Oh - you are populating a board. I thought you were preparing some sort of brute force solver. The only thing interesting with the records that get through for me are that they are (inferred from the identity values) from the "beginning" or "end" of the result set.

Almost always I get Row #1. The other one or two records are from the middle and end. They are not consistent either. Sometime I get first and last row, sometimes first and 10,000th row.

If I only create 1 of the 9 indexes, I get 9 records as expected. For 2 or more indexes, I only get 2 or 3 records even if I insert all combinations...

and I thought a Sudoku approach would be more appealing.

The link you provided give some clues but not why it doesn't work. Not even with less columns I get it to work.

CREATE TABLE #Sample
(
SendID TINYINT,
RecvID TINYINT
)
CREATE UNIQUE NONCLUSTERED INDEX IX_SendID ON #Sample (SendID) WITH (IGNORE_DUP_KEY = ON)
CREATE UNIQUE NONCLUSTERED INDEX IX_RecvID ON #Sample (RecvID) WITH (IGNORE_DUP_KEY = ON)
INSERT #Sample
(
SendID,
RecvID
)
SELECT v1.Number,
v2.Number
FROM master..spt_values AS v1
INNER JOIN master..spt_values AS v2 ON v2.Type = 'p'
WHERE v1.Type = 'p'
AND v1.Number BETWEEN 1 AND 3
AND v2.Number BETWEEN 1 AND 3
AND v1.Number <> v2.Number
ORDER BY NEWID()
SELECT SendID,
RecvID
FROM #Sample

If the problem you're trying to solve is "Six different regiments have six officers, each one belonging to different ranks. Can these 36 officers be arranged in a square formation so that each row and column contains one officer of each rank and one of each regiment?" Then I think the answer's no.

Sorry, I don't know anything about IGNORE_DUP_KEY.

"Six different regiments have six officers, each one belonging to different ranks. Can these 36 officers be arranged in a square formation so that each row and column contains one officer of each rank and one of each regiment?"

quote:The mystery for me is that why don't I always get three records back?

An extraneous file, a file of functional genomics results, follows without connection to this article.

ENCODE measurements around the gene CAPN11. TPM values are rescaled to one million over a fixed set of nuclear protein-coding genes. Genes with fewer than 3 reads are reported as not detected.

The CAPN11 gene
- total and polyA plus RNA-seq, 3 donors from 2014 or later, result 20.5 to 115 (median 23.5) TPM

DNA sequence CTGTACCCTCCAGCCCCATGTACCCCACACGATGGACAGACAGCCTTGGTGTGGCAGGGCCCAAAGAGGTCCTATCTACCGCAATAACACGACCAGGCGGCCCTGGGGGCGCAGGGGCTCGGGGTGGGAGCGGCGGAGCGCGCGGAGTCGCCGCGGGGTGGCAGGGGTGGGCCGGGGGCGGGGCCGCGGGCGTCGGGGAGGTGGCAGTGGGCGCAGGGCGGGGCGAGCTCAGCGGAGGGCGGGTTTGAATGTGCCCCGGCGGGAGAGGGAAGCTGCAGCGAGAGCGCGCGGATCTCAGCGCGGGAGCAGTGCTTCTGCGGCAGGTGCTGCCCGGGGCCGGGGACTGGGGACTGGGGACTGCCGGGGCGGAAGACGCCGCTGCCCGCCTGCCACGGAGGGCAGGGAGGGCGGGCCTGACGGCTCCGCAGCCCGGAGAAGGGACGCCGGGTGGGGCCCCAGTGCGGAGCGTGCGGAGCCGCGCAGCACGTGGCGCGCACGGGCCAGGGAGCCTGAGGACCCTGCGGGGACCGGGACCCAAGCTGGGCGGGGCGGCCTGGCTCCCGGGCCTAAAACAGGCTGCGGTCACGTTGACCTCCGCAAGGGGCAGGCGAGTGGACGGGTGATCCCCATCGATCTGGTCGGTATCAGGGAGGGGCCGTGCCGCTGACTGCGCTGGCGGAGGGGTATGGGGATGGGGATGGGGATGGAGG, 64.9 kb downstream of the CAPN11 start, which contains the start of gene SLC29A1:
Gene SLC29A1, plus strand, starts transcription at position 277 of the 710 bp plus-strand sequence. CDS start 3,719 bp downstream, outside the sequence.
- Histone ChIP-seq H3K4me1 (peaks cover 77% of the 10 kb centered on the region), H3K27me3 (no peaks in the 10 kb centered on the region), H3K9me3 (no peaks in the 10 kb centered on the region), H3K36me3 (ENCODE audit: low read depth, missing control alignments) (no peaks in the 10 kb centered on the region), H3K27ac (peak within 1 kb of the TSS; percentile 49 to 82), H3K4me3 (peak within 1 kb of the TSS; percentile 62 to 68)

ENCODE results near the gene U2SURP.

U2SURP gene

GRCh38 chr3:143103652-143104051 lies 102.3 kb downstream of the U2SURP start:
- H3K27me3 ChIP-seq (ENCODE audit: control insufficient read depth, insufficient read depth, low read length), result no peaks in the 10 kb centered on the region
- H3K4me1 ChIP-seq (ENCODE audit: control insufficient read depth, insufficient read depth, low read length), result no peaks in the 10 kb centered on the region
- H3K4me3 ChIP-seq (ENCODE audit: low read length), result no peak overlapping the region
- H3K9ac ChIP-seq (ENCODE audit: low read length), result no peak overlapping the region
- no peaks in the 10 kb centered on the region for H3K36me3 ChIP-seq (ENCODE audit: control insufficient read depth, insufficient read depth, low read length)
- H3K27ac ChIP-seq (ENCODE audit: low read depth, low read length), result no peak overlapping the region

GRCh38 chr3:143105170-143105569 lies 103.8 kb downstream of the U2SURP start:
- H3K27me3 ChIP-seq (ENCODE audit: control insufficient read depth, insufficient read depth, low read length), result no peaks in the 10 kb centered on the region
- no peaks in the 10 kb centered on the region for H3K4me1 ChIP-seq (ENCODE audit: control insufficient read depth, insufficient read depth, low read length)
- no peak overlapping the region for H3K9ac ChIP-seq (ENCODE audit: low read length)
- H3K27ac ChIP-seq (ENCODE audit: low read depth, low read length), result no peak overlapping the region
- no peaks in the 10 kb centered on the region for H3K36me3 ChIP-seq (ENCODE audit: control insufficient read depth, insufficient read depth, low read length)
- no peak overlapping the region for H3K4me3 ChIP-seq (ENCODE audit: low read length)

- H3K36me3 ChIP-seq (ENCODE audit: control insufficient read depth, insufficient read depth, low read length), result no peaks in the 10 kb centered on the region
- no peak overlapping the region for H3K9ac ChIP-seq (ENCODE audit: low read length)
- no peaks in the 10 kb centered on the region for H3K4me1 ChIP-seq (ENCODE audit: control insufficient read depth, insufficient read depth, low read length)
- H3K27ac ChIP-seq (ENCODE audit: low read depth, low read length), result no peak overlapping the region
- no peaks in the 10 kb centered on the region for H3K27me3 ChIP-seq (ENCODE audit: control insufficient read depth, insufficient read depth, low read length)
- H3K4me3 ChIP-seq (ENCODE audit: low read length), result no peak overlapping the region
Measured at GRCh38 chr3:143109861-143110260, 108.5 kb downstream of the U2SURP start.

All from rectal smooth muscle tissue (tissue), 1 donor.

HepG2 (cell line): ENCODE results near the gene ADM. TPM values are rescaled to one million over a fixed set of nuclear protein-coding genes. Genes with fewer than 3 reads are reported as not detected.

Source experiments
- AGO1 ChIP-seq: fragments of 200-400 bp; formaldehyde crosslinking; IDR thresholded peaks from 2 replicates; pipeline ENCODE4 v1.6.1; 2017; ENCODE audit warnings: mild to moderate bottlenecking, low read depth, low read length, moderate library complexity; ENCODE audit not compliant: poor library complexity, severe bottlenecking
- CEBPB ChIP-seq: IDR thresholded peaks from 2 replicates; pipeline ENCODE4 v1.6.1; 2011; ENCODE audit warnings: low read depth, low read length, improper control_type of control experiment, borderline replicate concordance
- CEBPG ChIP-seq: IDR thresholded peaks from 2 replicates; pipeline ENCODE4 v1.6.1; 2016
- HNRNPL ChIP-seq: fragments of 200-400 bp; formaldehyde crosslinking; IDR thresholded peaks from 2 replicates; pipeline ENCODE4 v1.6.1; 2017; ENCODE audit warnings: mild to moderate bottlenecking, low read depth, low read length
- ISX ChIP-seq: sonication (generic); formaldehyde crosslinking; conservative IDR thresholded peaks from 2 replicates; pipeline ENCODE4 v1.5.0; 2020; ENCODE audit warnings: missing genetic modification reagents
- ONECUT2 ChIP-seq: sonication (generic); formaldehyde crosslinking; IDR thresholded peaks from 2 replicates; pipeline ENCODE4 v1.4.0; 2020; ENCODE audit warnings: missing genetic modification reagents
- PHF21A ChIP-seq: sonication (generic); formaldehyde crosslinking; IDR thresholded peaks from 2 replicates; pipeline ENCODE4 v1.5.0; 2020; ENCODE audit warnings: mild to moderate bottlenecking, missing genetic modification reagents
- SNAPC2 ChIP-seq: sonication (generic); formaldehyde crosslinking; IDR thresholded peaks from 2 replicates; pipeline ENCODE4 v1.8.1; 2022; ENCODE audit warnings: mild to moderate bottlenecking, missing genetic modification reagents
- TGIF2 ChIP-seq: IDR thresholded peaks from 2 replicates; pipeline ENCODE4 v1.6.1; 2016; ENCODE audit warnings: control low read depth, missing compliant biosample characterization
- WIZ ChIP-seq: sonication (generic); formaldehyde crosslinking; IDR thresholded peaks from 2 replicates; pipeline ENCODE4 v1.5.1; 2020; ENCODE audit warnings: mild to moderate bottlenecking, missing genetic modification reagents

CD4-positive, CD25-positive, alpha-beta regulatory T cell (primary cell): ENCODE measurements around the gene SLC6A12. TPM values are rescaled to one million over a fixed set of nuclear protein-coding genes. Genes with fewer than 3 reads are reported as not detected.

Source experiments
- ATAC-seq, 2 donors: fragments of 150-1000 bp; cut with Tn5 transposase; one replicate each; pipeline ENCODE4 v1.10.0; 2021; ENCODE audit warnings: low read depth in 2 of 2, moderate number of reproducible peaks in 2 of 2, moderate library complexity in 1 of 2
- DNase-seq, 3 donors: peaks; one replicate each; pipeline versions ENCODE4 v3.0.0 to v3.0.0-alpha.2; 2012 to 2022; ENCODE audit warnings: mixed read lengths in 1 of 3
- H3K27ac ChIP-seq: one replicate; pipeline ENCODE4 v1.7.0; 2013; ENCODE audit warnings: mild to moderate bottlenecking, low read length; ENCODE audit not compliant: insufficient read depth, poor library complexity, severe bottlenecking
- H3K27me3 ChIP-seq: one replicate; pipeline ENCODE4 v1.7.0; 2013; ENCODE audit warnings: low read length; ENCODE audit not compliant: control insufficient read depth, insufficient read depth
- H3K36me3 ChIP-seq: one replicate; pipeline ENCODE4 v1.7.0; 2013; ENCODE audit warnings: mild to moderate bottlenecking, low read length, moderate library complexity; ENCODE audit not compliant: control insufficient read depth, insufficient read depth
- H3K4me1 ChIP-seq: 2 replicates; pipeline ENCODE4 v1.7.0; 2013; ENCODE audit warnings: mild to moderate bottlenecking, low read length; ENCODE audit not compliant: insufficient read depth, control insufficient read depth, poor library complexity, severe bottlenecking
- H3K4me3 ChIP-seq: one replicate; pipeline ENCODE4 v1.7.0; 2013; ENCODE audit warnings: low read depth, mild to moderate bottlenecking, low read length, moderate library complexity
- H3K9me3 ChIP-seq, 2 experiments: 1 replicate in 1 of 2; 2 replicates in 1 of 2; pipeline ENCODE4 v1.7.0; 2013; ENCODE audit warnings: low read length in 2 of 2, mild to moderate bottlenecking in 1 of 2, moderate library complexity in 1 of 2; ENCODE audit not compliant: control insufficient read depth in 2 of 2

Heh, have you tried it with OPTION (MAXDOP 1) ?

I think the short answer to why it isn't going to insert 9 rows is simply that it it's inserting greedily (well, you can hardly expect it to backtrack!) and it's really unlikely to see the permutations in an order that allows it.

Thanks for the input, but as you can see in my simplified example posted 02/05/2008 : 12:00:10, also this doesn't work. One out of 6 executions, I get a valid result, for 1 I get "circular reference" and the other 4 executions I incomplete result.

Why does the insert order matter? Also, the order in which you create the index seems to affect whether you get the 3 rows or not.

In this example, I switch the ordering of the insert. But the same result occurs if you only switch the order of the index creates.

CREATE TABLE #Sample (SendID TINYINT, RecvID TINYINT)
CREATE UNIQUE NONCLUSTERED INDEX IX_SendID ON #Sample (SendID) WITH (IGNORE_DUP_KEY = ON)
CREATE UNIQUE NONCLUSTERED INDEX IX_RecvID ON #Sample (RecvID) WITH (IGNORE_DUP_KEY = ON)
-- insert ordered by SendID
INSERT #Sample (SendID, RecvID)
select 1, 2 union all
select 1, 3 union all
select 2, 1 union all
select 2, 3 union all
select 3, 1 union all
select 3, 2
SELECT 'SendID' [InsOrder], * FROM #Sample
delete #Sample
INSERT #Sample (SendID, RecvID)
select 2, 1 union all
select 3, 1 union all
select 1, 2 union all
select 3, 2 union all
select 1, 3 union all
select 2, 3
SELECT 'RecvID' [InsOrder], * FROM #Sample
drop table #Sample
go